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Persia by a Persian - Adams I.

Adams I. Persia by a Persian - L.: Elliot Stook, 1906. - 550 p.
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“The ladies of zananah life are not restricted from the society of their own sex; they are, as I have before remarked, extravagantly fond
of company, and equally as hospitable when entertained. To be alone is a trial to which they are seldom exposed, every lady having companions amongst her dependants; and according to her means the number in her establishment is regulated. Some ladies of rank have from two to ten companions, independent of slaves and domestics; and there are some of the royal family at Lucknow who entertain in their service two or three hundred female dependants, of all classes. A well-fitted zananah is a mark of gentility, and even the poorest lady in the country will retain a number of slaves and domestics, if she cannot afford companions; besides which they are miserable vrithout society, the habit of associating with numbers having grown up with infancy to maturity: “to be alone,” is considered, with women thus situated, a real calamity.
“On occasions of assembling in large parties, each lady takes with her a companion besides two or three slaves to attend upon her, no one expecting to be served by the servants of the house at which they are visiting. This swells the number to be provided for; and as the visit is always for three days and three nights (except on ’Ids, when the visit is confined to one day) some forethought must be exercised by the lady of the house, that all may be accommodated in such manner as may secure to her the reputation of hospitality.
“The kitchen and offices to the zananah, I have remarked, occupy one side of the quadrangle; they face the great or center hall appropriated to the assembly. These kitchens, however, are sufficiently distant to prevent any great annoyance from the smoke—I say smoke, because chimneys have not yet been introduced into the kitchens .of the natives.
“The fire-places are all on the ground, something resembling stoves, each admitting one saucepan, the Asiatic style of cooking requiring no other contrivance. Roast or boiled joints are never seen at the dinner of a native; a leg of mutton or sirloin of beef would place the hostess under all sorts of difficulties, where knives and forks are not understood to be amongst the useful appendages of a meal. The varieties of their dishes are countless, but stews and curries are the chief; all the others are mere varieties. The only thing in the shape of roast meats are small lean cutlets bruised, seasoned and cemented with pounded poppy seed. Several being fastened together on skewers, they are grilled or roasted over a charcoal fire spread on the ground, and then called kabab, which word implies roast meat.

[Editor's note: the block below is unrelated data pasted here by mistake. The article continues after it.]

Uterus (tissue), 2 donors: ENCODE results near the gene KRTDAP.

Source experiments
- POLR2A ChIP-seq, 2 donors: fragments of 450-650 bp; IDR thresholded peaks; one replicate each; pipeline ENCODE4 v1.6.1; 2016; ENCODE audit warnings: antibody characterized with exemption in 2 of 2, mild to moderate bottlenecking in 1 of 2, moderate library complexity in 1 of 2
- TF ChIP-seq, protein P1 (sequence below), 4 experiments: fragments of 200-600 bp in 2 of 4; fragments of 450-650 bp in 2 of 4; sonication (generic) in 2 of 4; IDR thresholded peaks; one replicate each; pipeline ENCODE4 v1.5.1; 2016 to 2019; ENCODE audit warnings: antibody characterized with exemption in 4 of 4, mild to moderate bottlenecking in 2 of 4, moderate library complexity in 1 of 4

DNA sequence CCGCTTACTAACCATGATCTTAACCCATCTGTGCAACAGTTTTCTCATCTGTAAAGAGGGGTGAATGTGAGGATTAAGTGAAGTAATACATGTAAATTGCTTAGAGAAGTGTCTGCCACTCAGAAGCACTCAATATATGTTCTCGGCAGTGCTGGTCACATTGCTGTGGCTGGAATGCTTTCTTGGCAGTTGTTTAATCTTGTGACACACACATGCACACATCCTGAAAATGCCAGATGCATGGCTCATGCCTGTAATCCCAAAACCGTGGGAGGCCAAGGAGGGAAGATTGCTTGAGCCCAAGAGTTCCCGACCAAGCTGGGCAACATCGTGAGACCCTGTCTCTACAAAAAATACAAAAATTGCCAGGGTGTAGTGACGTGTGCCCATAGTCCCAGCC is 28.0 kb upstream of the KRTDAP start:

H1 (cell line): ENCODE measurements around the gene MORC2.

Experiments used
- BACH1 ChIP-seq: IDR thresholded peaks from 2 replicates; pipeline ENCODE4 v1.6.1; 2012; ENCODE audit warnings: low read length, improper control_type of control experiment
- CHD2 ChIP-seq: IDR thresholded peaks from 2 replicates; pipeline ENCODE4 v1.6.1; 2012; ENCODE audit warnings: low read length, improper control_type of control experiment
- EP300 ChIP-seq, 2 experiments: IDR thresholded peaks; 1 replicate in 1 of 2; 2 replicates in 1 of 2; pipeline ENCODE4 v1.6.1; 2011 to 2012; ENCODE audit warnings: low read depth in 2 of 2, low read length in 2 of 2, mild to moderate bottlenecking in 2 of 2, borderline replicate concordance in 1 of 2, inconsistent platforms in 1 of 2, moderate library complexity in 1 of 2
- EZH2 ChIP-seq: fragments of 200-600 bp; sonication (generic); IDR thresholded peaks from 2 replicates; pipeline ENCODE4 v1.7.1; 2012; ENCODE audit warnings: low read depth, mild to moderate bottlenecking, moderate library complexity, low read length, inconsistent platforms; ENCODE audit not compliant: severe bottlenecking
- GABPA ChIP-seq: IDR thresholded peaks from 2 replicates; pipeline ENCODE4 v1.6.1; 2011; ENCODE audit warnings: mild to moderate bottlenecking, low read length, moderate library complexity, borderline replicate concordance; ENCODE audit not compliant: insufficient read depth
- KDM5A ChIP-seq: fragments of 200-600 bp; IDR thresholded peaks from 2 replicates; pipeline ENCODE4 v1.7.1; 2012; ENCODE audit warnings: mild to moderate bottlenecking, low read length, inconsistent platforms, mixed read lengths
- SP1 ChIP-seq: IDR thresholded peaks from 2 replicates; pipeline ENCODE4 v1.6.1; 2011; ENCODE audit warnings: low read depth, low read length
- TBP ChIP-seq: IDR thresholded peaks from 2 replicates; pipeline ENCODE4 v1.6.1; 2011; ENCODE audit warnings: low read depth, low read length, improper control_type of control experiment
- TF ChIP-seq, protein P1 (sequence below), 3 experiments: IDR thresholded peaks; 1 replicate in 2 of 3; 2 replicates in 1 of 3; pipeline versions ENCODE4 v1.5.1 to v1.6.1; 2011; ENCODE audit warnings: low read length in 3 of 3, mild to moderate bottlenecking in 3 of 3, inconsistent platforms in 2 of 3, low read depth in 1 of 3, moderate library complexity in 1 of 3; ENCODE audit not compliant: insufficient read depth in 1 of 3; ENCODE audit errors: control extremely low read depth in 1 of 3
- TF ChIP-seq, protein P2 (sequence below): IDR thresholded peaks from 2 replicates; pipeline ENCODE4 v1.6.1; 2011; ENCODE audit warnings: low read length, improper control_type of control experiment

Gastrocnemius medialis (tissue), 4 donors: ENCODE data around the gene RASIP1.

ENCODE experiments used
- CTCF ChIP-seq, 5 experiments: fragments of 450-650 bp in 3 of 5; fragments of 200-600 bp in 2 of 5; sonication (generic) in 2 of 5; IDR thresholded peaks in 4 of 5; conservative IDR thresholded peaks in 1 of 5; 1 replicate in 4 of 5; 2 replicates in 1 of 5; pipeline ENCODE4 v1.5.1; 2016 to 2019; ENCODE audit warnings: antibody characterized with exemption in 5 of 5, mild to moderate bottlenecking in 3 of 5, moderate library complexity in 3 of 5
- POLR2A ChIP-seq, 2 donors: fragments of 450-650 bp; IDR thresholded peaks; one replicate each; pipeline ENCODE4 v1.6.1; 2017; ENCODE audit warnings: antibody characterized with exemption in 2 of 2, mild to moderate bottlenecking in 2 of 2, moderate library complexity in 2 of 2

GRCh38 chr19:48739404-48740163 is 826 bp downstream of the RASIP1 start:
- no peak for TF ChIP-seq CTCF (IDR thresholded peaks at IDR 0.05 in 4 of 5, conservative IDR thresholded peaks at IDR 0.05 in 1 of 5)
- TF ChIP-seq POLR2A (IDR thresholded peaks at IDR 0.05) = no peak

“The kitchen of a zananah would be inadequate to the business of cooking for a large assembly; the most choice dishes only (for the
highly-favored guests) are cooked by the servants of the establishment The needed abundance required in entertaining a large party is provided by a regular bazar cook, several of whom establish themselves in native cities, or wherever there is a Moslem population. Orders being previously given, the morning and evening dinners are punctually forwarded at the appointed hours in covered trays, each tray having portions of the several good things ordered, so that there is no confusion in serving out the feast on its arrival at the mansion. The food thus prepared by the bazar cook is plain boiled rice, sweet rice, khir (rice milk), mutanjan (rice sweetened with the addition of preserved fruits, raisins, etc., colored with saffron), salans (curries) of many varieties, some cooked with vegetables, others with unripe fruits with or without meat; pulaos of many sorts, kababs, preserves, pickles, chatnis, and many other things too tedious to admit of detail.
“The bread in general use amongst natives is chiefly unleavened; nothing in the likeness of English bread is to be seen at their meals; and many object to its being fermented with the intoxicating toddy (extracted from a tree). Most of the native bread is baked on iron plates over a charcoal fire. They have many varieties, both plain and rich, and some of the latter resembles our pastry, both in quality and flavor.
“The dinners, I have said, are brought into the zananah, ready dished in the native earthenware, on trays; and as they neither use spoons nor forks, there is no great delay in setting out the meal where nothing is required for display or effect, beyond the excellent quality of the food and its being well cooked. In a large assembly all cannot dine at the dastarkhwan of the lady hostess, even if privileged by their rank; they are, therefore, accommodated in groups of ten, fifteen, or more, as may be convenient; each lady having her companions at the meal, and her slaves to brush off the intruding flies with a chauri, to hand water, or to fetch or carry any article of delicacy from or to a neighboring group. The slaves and servants dine in parties after their ladies have finished, in any retired corner of the courtyard—always avoiding as much as possible the presence of their superiors.
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